from, but I do know that the Toronto Globe, which could not by any stretch of imagination be said to be a communist journal, for weeks and even months campaigned in favour of an impartial investigation into the difficulties at Kingston. And not only the Globe, but other newspapers, such a journal as the Whig Standard of Kingston and more recently, since the debate in the House of Commons a few days ago, the Hamilton Herald and many others, have asked for an impartial investigation into all Canadian penitentiaries and particularly Kingston penitentiary, where there has been one disturbance after another. Moreover, such eminent authorities as Archdeacon Scott and Mr. W. M. Nickle, K.C., of Kingston, who had much to do with the defence of certain convicts in Kingston and has for a long time been deeply interested in the conditions in the penitentiary, and whose father was one of three people who made the finest report on penitentiaries we have ever had, have urged such an investigation.

Possibly at this point I might say to the hon. member for Marquette that Major W. M. Nickle, in an interview given the Toronto Globe on Wednesday, June 27, made reference to the hon. gentleman in these terms:

Just to bring this matter to a head, I challenge Mr. Mullins to prove that any instance in my letter to Canon Scott is incorrect or false; and if the government will give me a chance I will prove that what I have stated in my letter is correct in every detail.

His letter, which was read on the floor by the hon. member for Winnipeg North Centre, is a terrible indictment of the management of Kingston penitentiary. Surely there should not be required any further urging of the government for an impartial investigation. There should be a royal commission or a special committee of investigation to look into conditions not only in Kingston penitentiary but in all the penitentiaries throughout Canada.

I should like to take some time to give what I think are some of the causes of the riots.

I am going to quote for a moment or two from the decision of Judge Deroche in the Rex versus Kirkland case in which he says:

The men (meaning the inmates) had for months and possibly years been asking for the removal of certain grievances which were in their minds, with little or no response.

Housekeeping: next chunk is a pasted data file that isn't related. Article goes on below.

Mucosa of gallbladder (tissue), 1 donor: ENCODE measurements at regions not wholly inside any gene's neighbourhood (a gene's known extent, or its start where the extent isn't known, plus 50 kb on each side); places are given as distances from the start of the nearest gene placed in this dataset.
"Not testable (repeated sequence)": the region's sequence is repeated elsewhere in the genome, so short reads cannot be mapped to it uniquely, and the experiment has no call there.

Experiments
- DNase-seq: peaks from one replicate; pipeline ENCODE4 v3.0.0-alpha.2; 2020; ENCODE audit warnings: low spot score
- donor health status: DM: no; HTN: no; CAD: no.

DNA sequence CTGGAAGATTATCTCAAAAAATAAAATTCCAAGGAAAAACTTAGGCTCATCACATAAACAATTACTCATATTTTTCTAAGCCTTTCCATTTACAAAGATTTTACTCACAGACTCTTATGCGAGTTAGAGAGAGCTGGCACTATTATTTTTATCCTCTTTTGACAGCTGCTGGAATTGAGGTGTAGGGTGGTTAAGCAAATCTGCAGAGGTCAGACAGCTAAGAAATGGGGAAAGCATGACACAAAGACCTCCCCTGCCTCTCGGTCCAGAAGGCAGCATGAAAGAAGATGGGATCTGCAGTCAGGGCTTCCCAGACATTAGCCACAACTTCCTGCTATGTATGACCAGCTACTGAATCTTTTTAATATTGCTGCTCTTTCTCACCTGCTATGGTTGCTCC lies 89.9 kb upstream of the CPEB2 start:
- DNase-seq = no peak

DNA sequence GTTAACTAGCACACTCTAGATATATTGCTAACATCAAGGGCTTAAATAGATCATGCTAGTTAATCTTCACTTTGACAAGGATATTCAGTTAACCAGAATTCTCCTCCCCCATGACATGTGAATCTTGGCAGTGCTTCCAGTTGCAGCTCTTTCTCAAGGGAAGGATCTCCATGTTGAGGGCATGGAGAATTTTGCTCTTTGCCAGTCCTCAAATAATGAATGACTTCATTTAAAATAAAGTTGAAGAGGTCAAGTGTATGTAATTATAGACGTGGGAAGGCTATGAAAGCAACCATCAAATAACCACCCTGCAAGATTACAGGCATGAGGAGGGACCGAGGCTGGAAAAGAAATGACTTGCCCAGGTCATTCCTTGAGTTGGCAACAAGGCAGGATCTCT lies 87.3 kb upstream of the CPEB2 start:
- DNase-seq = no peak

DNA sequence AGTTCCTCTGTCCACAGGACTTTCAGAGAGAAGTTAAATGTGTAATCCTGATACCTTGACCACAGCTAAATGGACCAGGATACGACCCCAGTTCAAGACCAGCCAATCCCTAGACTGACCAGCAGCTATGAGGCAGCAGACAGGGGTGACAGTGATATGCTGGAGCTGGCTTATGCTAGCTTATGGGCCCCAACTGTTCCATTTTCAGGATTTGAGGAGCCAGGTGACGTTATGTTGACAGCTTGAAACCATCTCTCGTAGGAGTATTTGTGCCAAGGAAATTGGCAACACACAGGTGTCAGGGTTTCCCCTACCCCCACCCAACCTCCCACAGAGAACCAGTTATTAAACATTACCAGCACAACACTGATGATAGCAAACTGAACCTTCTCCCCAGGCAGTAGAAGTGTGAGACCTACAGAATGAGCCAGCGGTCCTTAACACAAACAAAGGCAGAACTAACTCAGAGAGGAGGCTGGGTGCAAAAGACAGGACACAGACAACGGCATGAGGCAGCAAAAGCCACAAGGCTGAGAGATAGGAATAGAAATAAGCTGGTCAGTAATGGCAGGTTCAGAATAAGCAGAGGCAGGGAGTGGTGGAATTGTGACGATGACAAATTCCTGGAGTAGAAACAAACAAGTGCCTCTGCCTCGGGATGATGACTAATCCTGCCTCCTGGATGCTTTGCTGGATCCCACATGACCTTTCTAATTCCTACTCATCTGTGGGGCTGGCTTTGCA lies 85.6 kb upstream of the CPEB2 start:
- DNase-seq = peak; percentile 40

Then he goes on to say:

They now decided that on October 17, at three o'clock p.m. they would walk out of the shops and make a peaceful demonstration to impress the warden and through him Ottawa.

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At the end of the judgment he says again on page 7:

Then to go back to the cause of the riot. This peaceful demonstration which developed into a riot, was for the purpose of emphasizing the demands of the men for redress of certain grievances which had been long and repeatedly denied them. Many of the grievances for which this demonstration was staged have already-

Before this trial took place.

-been granted to the men, proving conclusively to my mind that those demands must have been reasonable.

Those are the words of the judge who tried one of the rioters and in his opinion there was cause-not that the judge wanted a riot- and he gives as proof of his belief that the grievances which' the men enumerated were remedied between the time of the rioting and the judgment made by him. I am, however, inclined to think there has been a slipping backward between that day and this.

Then, too, I want to say something about the number of repeaters. The figures were given the other day by the hon. member for Kingston City (Mr. Ross), that in Canadian penal institutions twenty-one per cent of all the inmates are serving a term for their second offence; fourteen per cent for their third offence and twenty-two per cent for their fourth offence or over. Using a statement from Superintendent Ormond's report, seventy-five per cent of all the prisoners in Canadian penitentiaries have had previous convictions, for incarceration possibly not in penitentiaries, but, if not, at least in some other place such as a gaol or a reformatory. I remember one time Brigadier General Hughes told me that the average cost of a conviction was SI,200, so if we figure it out on that basis, the repeaters, using the percentage I have just given and the prison population of this year, mean an increased cost to the people of Canada of $6,735,600; that is the repeater cases over and above the first conviction. Therefore, I should think if the House of Commons is not affected by a humanitarian appeal it ought to be affected by a financial or purely material appeal. It is bad business to go on putting men into penitentiaries where they are not reformed, where apparently, after leaving such institutions, they cannot make a place for themselves in life and so return to prison.